Surgeons carry out first synthetic windpipe transplant

Surgeons in Sweden have carried out the world’s first synthetic organ transplant.

Scientists in London created an artificial windpipe which was then coated in stem cells from the patient.

Crucially, the technique does not need a donor, and there is no risk of the organ being rejected. The surgeons stress a windpipe can also be made within days.

The 36-year-old cancer patient is doing well a month after the operation.

Professor Paolo Macchiarini from Italy led the pioneering surgery, which took place at the Karolinska University Hospital.

In an interview with the BBC, he said he now hopes to use the technique to treat a nine-month-old child in Korea who was born with a malformed windpipe or trachea.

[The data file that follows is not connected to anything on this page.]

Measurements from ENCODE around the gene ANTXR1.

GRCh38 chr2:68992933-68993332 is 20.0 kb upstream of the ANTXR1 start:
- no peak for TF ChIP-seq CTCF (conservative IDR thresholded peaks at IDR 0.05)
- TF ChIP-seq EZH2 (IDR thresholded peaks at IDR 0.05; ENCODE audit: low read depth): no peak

Professor Macchiarini already has 10 other windpipe transplants under his belt – most notably the world’s first tissue-engineered tracheal transplant in 2008 on 30-year-old Spanish woman Claudia Costillo – but all required a donor.

 

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Categories: Health, Medicine, Science

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